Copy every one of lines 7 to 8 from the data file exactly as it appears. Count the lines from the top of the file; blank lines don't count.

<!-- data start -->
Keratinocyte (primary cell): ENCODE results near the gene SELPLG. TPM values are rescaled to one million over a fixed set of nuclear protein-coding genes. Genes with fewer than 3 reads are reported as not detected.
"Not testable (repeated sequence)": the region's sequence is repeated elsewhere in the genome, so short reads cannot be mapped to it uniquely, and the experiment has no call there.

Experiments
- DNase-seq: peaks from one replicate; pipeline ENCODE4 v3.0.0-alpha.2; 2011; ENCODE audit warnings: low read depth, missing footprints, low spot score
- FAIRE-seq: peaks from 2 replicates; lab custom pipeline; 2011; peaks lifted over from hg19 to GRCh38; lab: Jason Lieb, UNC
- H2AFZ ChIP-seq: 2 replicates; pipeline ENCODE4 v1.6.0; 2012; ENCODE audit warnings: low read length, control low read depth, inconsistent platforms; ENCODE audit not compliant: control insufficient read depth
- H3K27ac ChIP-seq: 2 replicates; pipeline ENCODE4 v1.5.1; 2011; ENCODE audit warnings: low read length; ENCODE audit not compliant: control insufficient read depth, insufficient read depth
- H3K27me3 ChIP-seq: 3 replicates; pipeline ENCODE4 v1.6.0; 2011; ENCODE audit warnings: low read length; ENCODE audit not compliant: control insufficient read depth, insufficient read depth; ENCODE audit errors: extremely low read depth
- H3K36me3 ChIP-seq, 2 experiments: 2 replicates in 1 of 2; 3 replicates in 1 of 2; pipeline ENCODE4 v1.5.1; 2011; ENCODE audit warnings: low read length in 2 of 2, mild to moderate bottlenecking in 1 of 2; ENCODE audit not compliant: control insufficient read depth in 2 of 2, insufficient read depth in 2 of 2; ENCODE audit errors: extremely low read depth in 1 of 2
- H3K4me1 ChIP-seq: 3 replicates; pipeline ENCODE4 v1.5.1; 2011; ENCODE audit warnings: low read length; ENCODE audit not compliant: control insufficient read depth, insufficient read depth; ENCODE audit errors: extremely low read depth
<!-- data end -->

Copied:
- H3K27ac ChIP-seq: 2 replicates; pipeline ENCODE4 v1.5.1; 2011; ENCODE audit warnings: low read length; ENCODE audit not compliant: control insufficient read depth, insufficient read depth
- H3K27me3 ChIP-seq: 3 replicates; pipeline ENCODE4 v1.6.0; 2011; ENCODE audit warnings: low read length; ENCODE audit not compliant: control insufficient read depth, insufficient read depth; ENCODE audit errors: extremely low read depth